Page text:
2022 ATMI National Conference
Long Beach, CA
September 24, 2022
Teaching Algorithmic Composition through
Genetic Data Sonification
Reginald Bain, Professor
Composition and Theory
School of Music
University of South Carolina
813 Assembly St.
Columbia, SC 29208 USA
This paper presents pedagogical software that was created for a
university-level introduction to computer music course and a semester-long
interdisciplinary research experience for biologists and composers. The
author uses Cycling ‘74’s Max, an interactive multimedia programming
language and real-time composition environment, to create standalone
software applications (apps) that allow students to explore basic
principles of algorithmic composition in the context of data sonification
and genetics. The apps and accompanying tutorials, which are freely
available for download, provide students with multimedia learning spaces
that guide them through the prerequisite music technology concepts,
algorithmic approaches, and sonification techniques. This knowledge is
required to execute the final project of the research experience, where
groups of student biologists and composers are asked to represent basic
processes of genetics and evolutionary biology (especially mutation) using
- Max Apps: Getting
Started with Max & MIDI
- Tutorial: Parameter Mapping
Sonification of Genetic Data using Max & MIDI
University of South Carolina Courses
Introduction to Computer Music
Instructor: Reginald Bain
MWF 12:00-12:50 pm, Music Building, R006 and Computer Music Studio B, R011
(Advanced) Projects in Computer Music
Instructor: Reginald Bain
TBA, Music Building, Computer Music Studio B, R011
BIOL 599 Topics in
Biology: Chords and Codons
Instructor: Jeff Dudycha (Professor, Department of Biological Sciences)
MW 2:20-3:35 pm, Coker Life Science Building, R202
Mutational Music Project
This work is part of the the Mutational Music Project,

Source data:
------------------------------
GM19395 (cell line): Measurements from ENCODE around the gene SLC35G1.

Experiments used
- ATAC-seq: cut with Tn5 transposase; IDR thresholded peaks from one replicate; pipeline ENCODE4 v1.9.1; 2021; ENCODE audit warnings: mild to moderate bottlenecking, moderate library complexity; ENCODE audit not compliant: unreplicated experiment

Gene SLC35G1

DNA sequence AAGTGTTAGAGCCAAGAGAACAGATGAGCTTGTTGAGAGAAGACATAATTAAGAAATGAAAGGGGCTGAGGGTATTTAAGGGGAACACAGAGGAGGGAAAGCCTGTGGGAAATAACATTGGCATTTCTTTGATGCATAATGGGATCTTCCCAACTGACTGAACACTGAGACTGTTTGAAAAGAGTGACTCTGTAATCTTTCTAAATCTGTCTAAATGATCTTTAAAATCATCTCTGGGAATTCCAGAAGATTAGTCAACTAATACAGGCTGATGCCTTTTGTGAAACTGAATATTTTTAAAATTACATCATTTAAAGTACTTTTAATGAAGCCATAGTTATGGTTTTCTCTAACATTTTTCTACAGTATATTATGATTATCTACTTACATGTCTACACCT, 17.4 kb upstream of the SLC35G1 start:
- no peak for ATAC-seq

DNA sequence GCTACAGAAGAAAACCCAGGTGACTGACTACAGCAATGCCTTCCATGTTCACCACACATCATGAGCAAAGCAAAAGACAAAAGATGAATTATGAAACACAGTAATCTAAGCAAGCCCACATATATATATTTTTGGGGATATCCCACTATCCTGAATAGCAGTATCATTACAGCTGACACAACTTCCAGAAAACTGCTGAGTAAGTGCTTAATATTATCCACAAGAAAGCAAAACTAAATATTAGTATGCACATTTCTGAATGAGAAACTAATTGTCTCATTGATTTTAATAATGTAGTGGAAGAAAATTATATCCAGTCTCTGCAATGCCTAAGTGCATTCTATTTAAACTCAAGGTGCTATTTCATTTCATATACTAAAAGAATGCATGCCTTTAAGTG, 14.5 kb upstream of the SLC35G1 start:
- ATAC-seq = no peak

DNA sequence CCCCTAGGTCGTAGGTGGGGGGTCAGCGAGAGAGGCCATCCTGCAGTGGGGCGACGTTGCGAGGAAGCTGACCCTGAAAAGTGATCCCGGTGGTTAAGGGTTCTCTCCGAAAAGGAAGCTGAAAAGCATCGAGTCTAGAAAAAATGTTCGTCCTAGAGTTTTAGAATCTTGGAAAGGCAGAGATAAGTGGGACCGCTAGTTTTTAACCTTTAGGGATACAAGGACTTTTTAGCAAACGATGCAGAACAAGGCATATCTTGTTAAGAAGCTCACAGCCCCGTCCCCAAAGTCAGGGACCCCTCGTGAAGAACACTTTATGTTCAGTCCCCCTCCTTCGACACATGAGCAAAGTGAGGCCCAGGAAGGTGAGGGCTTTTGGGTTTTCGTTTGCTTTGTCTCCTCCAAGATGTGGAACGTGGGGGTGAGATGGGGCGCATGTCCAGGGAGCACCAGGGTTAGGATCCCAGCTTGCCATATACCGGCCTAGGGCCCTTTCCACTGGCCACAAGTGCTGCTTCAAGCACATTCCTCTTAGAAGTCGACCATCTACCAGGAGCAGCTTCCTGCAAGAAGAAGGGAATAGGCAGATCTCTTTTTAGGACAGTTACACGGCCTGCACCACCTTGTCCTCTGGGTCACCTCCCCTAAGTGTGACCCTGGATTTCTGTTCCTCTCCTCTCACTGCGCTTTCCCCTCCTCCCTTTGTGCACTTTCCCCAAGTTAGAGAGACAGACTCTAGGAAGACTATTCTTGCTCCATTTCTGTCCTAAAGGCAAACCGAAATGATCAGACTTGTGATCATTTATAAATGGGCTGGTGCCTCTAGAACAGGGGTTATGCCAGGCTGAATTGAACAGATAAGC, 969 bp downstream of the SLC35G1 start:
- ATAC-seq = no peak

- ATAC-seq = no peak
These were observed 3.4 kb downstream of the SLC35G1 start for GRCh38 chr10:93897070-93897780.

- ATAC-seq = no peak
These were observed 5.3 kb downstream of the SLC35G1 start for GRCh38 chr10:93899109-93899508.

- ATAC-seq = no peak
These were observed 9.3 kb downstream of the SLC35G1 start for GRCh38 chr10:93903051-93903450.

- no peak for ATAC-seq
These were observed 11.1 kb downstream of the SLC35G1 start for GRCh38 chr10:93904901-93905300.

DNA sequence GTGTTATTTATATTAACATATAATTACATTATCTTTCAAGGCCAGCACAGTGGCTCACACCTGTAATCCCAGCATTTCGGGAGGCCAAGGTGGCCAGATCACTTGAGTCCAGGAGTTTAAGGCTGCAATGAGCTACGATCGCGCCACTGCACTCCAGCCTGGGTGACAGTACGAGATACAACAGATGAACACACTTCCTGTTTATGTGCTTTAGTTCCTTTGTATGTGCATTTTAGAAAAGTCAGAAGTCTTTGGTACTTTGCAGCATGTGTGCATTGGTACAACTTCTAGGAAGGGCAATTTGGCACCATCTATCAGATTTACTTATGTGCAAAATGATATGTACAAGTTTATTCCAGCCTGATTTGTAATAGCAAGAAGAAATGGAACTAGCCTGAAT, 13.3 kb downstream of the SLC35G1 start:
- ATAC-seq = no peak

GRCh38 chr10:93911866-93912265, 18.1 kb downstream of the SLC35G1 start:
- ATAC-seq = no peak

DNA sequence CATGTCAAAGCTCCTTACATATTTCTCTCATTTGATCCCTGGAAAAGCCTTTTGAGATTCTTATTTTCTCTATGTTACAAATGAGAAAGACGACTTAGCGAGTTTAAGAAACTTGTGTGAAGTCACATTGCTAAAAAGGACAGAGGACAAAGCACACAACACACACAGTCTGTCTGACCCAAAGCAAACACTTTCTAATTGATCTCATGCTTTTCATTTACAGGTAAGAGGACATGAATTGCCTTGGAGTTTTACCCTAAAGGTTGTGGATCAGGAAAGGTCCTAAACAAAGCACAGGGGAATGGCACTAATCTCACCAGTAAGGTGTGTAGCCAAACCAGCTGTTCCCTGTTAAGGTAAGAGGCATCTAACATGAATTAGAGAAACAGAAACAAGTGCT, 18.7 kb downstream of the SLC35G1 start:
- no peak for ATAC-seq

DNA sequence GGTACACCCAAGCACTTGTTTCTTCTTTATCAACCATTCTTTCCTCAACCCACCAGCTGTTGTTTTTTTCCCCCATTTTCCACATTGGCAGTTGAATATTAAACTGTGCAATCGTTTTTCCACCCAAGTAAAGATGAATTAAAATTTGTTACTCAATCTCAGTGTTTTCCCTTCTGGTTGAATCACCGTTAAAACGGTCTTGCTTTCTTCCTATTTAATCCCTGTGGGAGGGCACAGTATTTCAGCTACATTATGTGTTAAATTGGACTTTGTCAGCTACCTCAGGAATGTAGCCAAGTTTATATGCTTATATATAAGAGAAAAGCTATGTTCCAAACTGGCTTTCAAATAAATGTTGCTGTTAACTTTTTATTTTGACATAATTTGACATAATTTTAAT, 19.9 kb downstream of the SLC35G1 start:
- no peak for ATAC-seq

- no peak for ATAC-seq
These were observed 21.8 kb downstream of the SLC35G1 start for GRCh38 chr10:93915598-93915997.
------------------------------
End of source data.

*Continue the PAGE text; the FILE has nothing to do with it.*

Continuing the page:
an interdisciplinary project at the University of South Carolina that is
focused on the development of music and software that helps students
understand genetic mutation concepts. For more information, visit:
In addition to engaging a wider audience for
scientific research through public concerts and talks, the investigators
hope to develop STEM talent and stimulate scientific creativity through
interdisciplinary collaborations that involve artistic creativity. For
more information about National Science Foundation (NSF) broader impacts,
NSF Broader Impacts – Improving Society
ATMI 2020 Presentation
For more information about the musical end of the interdisciplinary
research experience, see my ATMI 2020 paper presentation Integrating
Music and Genetics through Sonification and Data-Driven Music
Bain, Reginald. 2021. "Seed, from Double
Helix." Proceedings of the 26th Annual International Conference on
: 288-291. Available online at: <https://smartech.gatech.edu/handle/1853/66354
____________. 2020. "Integrating Music and Genetics through Sonification
and Data-Driven Music Composition." Association for Technology in
national conference paper presentation. Available
online at: <https://reginaldbain.com/atmi20
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, Archival Version. Available
online at: <http://musicandcomputersbook.com
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Magazine (August 1982): 28 & 120.
Dudycha, Jeffry L. 2018. “Introduction to
Mutation.” BIOL 599 Topics in Biology: Chords and Codons.
Unpublished course handout.
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Proteins." Leonardo 32/1: 25–32.
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Special thanks to all of the students who participated in the
Spring 2018, Spring 2020 and Spring 2022 interdisciplinary research
The investigators also wish to acknowledge the generous support of the
University of South Carolina, Dean of the School of Music Tayloe
Harding, and Chair of the Department of Biological Sciences Johannes
The Mutational Music Project is the broader impact component of the
National Science Foundation (NSF) grant project Mutational variance
of the transcriptome and the origins of phenotypic plasticity (NSF
award #1556645). Jeff Dudycha is the principal investigator and Reginald
Bain is the other senior person on the grant.
Updated: October 19, 2022